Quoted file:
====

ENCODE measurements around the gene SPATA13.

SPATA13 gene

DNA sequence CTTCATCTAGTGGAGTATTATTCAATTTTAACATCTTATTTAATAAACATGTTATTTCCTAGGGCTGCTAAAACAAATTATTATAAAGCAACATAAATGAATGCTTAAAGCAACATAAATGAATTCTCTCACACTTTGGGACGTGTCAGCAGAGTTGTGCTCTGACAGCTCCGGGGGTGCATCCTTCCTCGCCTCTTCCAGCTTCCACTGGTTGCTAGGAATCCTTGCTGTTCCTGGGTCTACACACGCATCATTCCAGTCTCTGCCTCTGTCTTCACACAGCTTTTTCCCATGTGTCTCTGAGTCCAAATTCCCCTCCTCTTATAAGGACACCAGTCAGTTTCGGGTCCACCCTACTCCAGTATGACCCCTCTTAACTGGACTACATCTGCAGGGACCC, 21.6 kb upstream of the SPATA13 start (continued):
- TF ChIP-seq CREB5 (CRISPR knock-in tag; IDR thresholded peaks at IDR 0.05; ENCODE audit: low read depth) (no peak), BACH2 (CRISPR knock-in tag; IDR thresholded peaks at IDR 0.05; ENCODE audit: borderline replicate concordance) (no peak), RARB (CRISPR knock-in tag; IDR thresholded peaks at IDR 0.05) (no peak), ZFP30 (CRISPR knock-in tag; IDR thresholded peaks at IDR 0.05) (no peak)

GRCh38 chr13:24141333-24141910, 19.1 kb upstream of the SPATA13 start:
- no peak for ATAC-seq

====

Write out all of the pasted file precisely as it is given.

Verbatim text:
ENCODE measurements around the gene SPATA13.

SPATA13 gene

DNA sequence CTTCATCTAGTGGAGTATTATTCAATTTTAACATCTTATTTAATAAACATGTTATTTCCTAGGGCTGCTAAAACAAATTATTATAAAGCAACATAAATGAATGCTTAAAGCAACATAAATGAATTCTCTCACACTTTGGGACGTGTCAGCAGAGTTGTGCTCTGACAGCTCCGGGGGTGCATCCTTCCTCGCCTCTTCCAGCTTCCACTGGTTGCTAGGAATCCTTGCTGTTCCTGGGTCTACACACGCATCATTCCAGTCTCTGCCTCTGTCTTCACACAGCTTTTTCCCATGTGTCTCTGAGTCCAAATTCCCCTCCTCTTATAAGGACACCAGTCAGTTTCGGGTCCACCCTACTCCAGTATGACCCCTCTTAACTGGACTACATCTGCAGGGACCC, 21.6 kb upstream of the SPATA13 start (continued):
- TF ChIP-seq CREB5 (CRISPR knock-in tag; IDR thresholded peaks at IDR 0.05; ENCODE audit: low read depth) (no peak), BACH2 (CRISPR knock-in tag; IDR thresholded peaks at IDR 0.05; ENCODE audit: borderline replicate concordance) (no peak), RARB (CRISPR knock-in tag; IDR thresholded peaks at IDR 0.05) (no peak), ZFP30 (CRISPR knock-in tag; IDR thresholded peaks at IDR 0.05) (no peak)

GRCh38 chr13:24141333-24141910, 19.1 kb upstream of the SPATA13 start:
- no peak for ATAC-seq